THE EDITORIAL CREDO of the New York Review of Books, which began publication in February 1963, was what one might expect of a highbrow journal.
… Neither time nor space … have been spent on books which are trivial in their intentions or venal in their effects, except occasionally to reduce a temporarily inflated reputation or to call attention to a fraud…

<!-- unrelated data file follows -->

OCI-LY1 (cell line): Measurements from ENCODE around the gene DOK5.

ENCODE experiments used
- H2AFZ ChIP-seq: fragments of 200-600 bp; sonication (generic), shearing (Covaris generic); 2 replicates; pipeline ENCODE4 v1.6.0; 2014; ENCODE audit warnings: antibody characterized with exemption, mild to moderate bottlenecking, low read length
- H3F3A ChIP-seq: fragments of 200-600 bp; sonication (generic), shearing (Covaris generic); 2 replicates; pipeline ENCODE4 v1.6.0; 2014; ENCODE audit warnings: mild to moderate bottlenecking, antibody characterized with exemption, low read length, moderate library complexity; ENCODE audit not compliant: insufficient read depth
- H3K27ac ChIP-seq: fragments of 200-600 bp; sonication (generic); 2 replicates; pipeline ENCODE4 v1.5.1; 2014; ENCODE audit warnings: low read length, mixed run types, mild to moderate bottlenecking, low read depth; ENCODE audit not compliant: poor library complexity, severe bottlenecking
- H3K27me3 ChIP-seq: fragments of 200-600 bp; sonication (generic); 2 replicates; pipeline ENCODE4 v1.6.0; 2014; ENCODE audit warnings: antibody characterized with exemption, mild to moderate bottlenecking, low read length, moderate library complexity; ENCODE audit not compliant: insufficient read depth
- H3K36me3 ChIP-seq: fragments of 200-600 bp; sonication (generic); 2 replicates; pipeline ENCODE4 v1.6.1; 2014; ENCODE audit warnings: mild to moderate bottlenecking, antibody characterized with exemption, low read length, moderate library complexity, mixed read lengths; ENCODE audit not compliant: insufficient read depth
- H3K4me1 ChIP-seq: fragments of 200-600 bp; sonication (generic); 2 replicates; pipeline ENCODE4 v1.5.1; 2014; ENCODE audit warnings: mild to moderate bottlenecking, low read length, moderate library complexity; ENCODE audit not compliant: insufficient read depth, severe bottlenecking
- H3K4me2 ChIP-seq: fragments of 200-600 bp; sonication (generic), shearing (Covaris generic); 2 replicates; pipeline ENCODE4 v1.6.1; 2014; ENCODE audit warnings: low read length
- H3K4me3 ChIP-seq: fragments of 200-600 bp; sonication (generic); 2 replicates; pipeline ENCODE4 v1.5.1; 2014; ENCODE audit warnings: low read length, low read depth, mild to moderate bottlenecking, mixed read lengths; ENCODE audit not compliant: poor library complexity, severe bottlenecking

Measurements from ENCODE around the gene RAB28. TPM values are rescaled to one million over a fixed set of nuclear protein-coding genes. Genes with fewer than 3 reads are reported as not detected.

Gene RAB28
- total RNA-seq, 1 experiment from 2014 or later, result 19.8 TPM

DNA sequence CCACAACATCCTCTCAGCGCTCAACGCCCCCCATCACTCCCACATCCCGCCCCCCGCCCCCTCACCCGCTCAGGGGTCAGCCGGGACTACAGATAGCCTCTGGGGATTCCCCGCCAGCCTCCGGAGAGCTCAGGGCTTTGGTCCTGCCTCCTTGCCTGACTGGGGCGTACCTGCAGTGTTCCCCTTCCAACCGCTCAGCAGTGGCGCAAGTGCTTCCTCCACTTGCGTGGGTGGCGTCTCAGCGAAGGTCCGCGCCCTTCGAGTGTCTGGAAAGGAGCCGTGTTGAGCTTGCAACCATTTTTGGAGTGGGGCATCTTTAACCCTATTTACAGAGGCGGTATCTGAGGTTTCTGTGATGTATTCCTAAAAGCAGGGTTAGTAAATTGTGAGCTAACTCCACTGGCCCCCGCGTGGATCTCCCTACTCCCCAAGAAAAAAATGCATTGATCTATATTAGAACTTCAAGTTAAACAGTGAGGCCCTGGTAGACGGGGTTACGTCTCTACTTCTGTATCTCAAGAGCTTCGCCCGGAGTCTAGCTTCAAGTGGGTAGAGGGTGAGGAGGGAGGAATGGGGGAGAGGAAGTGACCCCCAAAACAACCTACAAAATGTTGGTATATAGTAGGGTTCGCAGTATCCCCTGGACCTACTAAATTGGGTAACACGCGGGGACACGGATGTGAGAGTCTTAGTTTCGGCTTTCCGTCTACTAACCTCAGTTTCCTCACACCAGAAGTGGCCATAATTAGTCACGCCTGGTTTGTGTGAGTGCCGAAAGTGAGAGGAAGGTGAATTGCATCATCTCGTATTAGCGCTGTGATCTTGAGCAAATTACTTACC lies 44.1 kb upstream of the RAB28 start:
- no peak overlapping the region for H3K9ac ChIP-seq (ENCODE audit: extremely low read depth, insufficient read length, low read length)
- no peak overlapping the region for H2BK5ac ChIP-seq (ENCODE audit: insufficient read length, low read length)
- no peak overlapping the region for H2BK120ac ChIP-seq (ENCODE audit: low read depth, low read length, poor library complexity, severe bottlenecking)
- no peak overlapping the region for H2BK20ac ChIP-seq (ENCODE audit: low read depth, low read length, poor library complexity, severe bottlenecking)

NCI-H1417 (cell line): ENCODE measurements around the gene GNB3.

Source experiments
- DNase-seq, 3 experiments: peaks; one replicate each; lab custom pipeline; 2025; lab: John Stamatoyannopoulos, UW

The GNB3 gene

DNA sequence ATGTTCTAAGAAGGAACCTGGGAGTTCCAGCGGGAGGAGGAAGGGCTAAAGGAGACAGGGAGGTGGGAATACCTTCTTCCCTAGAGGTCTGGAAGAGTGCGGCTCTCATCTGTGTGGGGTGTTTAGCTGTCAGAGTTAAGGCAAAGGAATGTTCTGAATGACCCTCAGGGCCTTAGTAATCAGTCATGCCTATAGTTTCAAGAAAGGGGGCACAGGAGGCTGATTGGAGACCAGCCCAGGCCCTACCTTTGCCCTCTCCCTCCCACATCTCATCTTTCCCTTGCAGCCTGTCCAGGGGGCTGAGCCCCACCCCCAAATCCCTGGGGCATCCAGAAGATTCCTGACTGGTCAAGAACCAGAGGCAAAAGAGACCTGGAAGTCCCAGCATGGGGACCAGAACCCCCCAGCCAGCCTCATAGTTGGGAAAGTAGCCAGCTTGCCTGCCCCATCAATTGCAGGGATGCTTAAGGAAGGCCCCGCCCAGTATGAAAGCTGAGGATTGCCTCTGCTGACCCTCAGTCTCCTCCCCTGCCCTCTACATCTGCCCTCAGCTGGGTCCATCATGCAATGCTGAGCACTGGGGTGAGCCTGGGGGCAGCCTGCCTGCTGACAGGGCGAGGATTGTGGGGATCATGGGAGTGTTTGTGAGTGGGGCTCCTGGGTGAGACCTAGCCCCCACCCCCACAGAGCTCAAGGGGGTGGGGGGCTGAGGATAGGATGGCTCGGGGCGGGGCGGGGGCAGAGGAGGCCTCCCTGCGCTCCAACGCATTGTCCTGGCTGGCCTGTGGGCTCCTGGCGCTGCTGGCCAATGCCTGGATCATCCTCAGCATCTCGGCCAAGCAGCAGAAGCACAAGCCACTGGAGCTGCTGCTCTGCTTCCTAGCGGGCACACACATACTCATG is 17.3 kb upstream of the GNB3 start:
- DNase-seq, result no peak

Almost immediately it achieved its modest though difficult ambition of becoming the only serious review of books in America. Against middlebrow art and taste, the NYR insisted on the necessity of making intellectually and aesthetically scrupulous judgments and of being invidious and dismissive when necessary—which was often, given the plenitude of bad and mediocre works. The fault of the New York Times Book Review (which in part provoked the existence of the NYR) was that it showed an undiscriminating hospitality to books good and bad....
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